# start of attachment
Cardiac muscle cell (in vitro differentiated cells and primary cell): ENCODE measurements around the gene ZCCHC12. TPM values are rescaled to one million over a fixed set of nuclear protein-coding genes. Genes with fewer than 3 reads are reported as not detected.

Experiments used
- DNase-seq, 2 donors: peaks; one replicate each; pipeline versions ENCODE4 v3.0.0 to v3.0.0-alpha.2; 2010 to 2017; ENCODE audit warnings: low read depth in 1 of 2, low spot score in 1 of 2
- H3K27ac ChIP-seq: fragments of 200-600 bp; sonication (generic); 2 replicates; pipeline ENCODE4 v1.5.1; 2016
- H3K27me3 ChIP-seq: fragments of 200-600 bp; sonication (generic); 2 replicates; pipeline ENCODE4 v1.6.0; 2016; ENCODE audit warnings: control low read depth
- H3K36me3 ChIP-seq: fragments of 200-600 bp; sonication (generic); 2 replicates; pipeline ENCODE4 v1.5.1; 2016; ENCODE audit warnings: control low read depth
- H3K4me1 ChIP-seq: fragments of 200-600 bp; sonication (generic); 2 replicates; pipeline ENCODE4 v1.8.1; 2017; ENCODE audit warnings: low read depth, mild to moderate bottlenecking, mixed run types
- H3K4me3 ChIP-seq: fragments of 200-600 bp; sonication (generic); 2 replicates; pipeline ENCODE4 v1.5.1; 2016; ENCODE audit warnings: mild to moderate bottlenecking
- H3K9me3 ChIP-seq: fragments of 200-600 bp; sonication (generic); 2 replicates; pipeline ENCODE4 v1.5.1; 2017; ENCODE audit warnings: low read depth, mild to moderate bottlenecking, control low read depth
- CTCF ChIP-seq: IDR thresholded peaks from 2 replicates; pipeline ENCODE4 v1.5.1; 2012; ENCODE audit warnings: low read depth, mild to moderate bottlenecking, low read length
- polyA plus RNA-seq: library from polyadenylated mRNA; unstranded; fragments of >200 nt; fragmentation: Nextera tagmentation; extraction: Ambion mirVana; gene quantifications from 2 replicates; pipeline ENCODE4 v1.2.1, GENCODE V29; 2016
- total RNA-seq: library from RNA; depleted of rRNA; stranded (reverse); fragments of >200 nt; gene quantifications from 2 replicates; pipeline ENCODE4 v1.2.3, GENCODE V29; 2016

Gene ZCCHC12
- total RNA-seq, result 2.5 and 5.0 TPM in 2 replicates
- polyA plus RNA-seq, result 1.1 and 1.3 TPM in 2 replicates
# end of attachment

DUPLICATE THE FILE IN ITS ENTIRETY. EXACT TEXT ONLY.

Cardiac muscle cell (in vitro differentiated cells and primary cell): ENCODE measurements around the gene ZCCHC12. TPM values are rescaled to one million over a fixed set of nuclear protein-coding genes. Genes with fewer than 3 reads are reported as not detected.

Experiments used
- DNase-seq, 2 donors: peaks; one replicate each; pipeline versions ENCODE4 v3.0.0 to v3.0.0-alpha.2; 2010 to 2017; ENCODE audit warnings: low read depth in 1 of 2, low spot score in 1 of 2
- H3K27ac ChIP-seq: fragments of 200-600 bp; sonication (generic); 2 replicates; pipeline ENCODE4 v1.5.1; 2016
- H3K27me3 ChIP-seq: fragments of 200-600 bp; sonication (generic); 2 replicates; pipeline ENCODE4 v1.6.0; 2016; ENCODE audit warnings: control low read depth
- H3K36me3 ChIP-seq: fragments of 200-600 bp; sonication (generic); 2 replicates; pipeline ENCODE4 v1.5.1; 2016; ENCODE audit warnings: control low read depth
- H3K4me1 ChIP-seq: fragments of 200-600 bp; sonication (generic); 2 replicates; pipeline ENCODE4 v1.8.1; 2017; ENCODE audit warnings: low read depth, mild to moderate bottlenecking, mixed run types
- H3K4me3 ChIP-seq: fragments of 200-600 bp; sonication (generic); 2 replicates; pipeline ENCODE4 v1.5.1; 2016; ENCODE audit warnings: mild to moderate bottlenecking
- H3K9me3 ChIP-seq: fragments of 200-600 bp; sonication (generic); 2 replicates; pipeline ENCODE4 v1.5.1; 2017; ENCODE audit warnings: low read depth, mild to moderate bottlenecking, control low read depth
- CTCF ChIP-seq: IDR thresholded peaks from 2 replicates; pipeline ENCODE4 v1.5.1; 2012; ENCODE audit warnings: low read depth, mild to moderate bottlenecking, low read length
- polyA plus RNA-seq: library from polyadenylated mRNA; unstranded; fragments of >200 nt; fragmentation: Nextera tagmentation; extraction: Ambion mirVana; gene quantifications from 2 replicates; pipeline ENCODE4 v1.2.1, GENCODE V29; 2016
- total RNA-seq: library from RNA; depleted of rRNA; stranded (reverse); fragments of >200 nt; gene quantifications from 2 replicates; pipeline ENCODE4 v1.2.3, GENCODE V29; 2016

Gene ZCCHC12
- total RNA-seq, result 2.5 and 5.0 TPM in 2 replicates
- polyA plus RNA-seq, result 1.1 and 1.3 TPM in 2 replicates